Sure, the existence of two bands named Venom playing many of the same songs in concert is kinda confusing, but stability has never been a characteristic of Venom. From the moment they formed in 1979 in Newcastle Upon Tyne out of the ashes of three bands, Guillotine, Oberon and Dwarf Star, Venom has been a revolving door, especially for Mantas, who entered and exited three times before forming Venom, Inc.

The band’s powerhouse lineup—Cronos, Mantas and Abaddon—approached their blasphemous music with crosses blazing, crafting some of the most influential early Motörhead-inspired thrash and planting the fetid seeds of black metal with their blatantly Satanic lyrics. Back then, the members of Venom shared a common goal to be the loudest, most abrasive and evil band in metal without forsaking memorable verses and choruses.

“If you took Judas Priest, Motörhead and Kiss and put them all in a blender and let it all spill out, that would be Venom,” Mantas says. “But I’m old school. I love choruses, and I’ve always written with the audience in mind. I think, When can they join in when we play live?—and a good chorus is a great time for that.”

Hooky refrains notwithstanding, it took a certain level of perversity in the early Eighties to stand behind lyrics like ‘We drink the vomit of the priest, make love to the dying whore/We suck the blood of the beast and hold the key to death’s door” (“Possessed”). Unlike others that followed in their lyrical wake, including Morbid Angel and Mayhem, Venom’s songs were pure theater, with no affiliations to any religion, godly or demonic.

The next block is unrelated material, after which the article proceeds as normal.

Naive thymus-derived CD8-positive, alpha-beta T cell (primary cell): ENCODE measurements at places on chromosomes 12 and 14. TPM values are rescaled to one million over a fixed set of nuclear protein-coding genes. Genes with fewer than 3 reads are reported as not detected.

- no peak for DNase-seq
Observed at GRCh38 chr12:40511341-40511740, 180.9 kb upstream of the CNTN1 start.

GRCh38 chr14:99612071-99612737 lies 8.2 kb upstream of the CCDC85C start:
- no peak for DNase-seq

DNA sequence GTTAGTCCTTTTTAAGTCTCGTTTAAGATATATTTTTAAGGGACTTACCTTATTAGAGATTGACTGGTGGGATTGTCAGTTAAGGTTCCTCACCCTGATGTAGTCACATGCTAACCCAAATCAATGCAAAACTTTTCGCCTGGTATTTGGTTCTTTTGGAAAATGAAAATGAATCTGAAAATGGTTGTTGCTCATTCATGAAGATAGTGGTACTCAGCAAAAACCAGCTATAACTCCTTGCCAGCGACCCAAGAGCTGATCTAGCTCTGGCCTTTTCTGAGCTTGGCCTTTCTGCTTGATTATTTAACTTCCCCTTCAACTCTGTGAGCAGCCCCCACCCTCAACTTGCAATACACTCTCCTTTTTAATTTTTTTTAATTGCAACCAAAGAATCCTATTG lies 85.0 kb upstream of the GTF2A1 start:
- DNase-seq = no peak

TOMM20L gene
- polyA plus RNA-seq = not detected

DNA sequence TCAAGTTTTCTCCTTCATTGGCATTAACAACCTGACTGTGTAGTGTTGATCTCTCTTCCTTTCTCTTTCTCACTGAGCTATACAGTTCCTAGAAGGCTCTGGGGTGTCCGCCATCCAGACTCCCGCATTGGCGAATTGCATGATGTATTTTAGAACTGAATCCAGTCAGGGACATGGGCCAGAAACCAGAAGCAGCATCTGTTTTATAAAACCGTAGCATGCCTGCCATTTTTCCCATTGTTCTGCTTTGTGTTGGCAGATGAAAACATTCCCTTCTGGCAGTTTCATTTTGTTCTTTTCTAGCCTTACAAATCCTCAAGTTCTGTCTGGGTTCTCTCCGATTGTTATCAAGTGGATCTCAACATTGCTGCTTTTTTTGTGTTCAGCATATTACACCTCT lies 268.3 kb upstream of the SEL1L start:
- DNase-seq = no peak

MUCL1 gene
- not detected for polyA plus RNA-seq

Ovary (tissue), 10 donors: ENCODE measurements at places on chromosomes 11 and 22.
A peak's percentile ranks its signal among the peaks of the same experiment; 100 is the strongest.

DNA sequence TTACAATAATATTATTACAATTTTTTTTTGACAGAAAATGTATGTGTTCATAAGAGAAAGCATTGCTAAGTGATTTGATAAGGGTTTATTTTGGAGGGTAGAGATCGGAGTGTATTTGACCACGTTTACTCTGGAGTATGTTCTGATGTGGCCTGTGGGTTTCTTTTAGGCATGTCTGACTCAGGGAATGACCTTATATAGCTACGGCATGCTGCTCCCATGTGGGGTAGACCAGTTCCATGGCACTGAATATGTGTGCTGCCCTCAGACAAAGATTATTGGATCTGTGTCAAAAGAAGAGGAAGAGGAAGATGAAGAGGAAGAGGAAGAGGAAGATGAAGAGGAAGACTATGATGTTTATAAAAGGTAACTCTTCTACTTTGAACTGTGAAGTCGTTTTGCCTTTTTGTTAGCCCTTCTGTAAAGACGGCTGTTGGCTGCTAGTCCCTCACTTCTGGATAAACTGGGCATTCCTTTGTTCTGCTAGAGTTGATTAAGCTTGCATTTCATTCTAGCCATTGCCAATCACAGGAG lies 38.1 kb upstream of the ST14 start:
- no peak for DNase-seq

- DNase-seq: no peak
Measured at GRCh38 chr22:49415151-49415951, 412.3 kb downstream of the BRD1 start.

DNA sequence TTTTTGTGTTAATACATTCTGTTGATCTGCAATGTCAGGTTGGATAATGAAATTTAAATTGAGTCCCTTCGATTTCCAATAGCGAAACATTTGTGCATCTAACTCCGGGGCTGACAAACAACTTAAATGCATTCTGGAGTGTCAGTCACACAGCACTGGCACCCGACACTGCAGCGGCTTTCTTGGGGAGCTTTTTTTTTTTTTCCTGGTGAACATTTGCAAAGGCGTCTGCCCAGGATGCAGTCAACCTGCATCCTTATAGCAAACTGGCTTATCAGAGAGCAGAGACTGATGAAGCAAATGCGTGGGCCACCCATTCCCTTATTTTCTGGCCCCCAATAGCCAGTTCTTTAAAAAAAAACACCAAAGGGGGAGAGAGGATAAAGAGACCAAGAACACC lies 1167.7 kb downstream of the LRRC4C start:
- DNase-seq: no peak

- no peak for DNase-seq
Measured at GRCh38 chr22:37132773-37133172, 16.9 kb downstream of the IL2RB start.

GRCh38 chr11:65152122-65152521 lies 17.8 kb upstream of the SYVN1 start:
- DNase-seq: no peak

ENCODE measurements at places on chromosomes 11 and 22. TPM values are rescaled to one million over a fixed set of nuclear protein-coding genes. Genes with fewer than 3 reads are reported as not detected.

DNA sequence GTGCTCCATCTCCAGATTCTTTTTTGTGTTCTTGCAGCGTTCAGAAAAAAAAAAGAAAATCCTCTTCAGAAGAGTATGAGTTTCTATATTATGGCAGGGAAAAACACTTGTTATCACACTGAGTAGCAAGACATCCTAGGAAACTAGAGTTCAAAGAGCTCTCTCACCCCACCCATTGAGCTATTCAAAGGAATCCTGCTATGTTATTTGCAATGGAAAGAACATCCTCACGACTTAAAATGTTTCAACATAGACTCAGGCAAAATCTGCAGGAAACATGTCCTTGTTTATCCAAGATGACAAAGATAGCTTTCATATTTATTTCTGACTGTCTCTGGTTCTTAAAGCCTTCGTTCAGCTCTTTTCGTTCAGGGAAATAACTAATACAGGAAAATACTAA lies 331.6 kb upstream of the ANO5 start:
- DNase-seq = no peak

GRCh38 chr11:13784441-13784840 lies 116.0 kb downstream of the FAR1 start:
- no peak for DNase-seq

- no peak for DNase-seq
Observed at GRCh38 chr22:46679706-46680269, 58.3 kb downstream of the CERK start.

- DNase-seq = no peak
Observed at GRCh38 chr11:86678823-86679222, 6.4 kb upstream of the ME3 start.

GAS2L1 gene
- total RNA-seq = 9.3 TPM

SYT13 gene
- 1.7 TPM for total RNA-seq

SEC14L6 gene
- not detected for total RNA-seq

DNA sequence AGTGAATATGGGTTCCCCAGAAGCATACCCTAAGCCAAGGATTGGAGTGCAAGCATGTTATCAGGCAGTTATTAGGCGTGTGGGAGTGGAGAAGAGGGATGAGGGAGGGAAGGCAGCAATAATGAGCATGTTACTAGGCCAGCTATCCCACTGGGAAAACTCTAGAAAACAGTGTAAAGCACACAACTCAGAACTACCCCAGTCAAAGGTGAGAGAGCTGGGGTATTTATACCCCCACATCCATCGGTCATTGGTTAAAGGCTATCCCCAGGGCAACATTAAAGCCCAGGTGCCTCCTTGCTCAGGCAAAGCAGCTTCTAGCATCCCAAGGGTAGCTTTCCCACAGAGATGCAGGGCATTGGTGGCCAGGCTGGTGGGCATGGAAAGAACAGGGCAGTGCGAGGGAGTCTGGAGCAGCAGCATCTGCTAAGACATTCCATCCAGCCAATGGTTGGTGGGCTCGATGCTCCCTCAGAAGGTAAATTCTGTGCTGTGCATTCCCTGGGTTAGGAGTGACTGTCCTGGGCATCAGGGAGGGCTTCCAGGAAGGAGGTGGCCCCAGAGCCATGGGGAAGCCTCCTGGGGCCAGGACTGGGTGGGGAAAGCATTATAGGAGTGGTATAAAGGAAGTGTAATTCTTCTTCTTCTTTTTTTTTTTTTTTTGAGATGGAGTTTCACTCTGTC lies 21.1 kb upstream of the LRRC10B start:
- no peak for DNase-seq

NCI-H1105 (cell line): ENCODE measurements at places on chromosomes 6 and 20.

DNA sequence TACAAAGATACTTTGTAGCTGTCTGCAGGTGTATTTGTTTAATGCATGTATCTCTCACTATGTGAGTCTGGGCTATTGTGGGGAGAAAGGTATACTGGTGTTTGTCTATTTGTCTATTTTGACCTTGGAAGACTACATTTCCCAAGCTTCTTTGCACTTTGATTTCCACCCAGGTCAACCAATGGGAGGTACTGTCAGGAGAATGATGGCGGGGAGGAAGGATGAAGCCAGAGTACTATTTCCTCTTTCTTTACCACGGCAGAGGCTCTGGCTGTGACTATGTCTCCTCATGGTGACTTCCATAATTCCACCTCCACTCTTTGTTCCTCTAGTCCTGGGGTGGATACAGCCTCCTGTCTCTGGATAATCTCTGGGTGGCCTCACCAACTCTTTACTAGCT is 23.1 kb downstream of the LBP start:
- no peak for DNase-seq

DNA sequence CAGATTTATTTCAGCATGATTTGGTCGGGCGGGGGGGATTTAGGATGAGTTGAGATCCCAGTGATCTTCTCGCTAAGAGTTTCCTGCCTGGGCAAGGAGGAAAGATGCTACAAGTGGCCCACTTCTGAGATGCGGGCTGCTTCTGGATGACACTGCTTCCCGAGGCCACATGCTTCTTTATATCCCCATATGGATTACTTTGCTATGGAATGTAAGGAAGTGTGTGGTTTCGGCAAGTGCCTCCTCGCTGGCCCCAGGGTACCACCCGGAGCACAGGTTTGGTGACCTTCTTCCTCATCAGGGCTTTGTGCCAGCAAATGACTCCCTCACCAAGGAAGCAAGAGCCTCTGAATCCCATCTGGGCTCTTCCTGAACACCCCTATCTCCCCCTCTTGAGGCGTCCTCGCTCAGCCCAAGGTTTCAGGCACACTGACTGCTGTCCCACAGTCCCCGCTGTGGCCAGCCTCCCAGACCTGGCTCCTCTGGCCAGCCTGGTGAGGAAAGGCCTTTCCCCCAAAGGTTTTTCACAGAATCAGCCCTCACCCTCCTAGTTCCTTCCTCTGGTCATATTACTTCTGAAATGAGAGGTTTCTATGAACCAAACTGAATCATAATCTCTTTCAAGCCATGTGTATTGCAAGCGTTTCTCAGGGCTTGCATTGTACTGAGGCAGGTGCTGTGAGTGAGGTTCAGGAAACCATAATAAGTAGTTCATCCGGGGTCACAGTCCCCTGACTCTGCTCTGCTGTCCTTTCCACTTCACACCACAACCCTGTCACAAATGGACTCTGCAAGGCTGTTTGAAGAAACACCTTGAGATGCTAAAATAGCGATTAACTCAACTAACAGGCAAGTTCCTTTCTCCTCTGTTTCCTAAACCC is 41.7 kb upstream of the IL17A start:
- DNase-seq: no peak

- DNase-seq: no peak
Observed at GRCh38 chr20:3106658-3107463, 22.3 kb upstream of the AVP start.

“Black Sabbath did the same kind of thing, but they didn’t push it far enough,” Mantas explains. “So we thought, Right, we’ll stuff it in your face and if you love it, great. If you run away screaming, even better. Fuck off. I mean, how much more blatant can you get than calling your first album Welcome to Hell and having a pentagram on the cover? There’s no hidden message there.”

Was there always friction between you and Cronos?
In the early days, I would say the closest relationship in the band was probably myself and Conrad, but we were all very volatile. It always seemed to be two against one—either myself and the drummer or it was myself and Conrad or it was Conrad and the drummer. We were never a band of brothers. But when we started out, we thought that we were going to be together forever. [laughs]

Venom seemingly came out of nowhere in 1981 with the single “In League with Satan”/“Live Like an Angel.”
Pretty much. Conrad was working at Neat Records. There was a thing in England at the time called the Youth Opportunity School, which was supposed to keep young people away from unemployment. So Conrad got an internship there. I used to hang out with him there and we repeatedly bugged the owner of Neat Records, David Wood, about recording a single. Finally, he gave in and we did “In League with Satan.” I reckon they put out 1,000 copies of those fuckin’ singles just to get us to shut the fuck up. It was like, “There it is. It’s gone out. It’s shit. No one’s gonna buy it. Now fuck off!” But of course, it blew up like crazy so then they let us go right back in and do Welcome to Hell.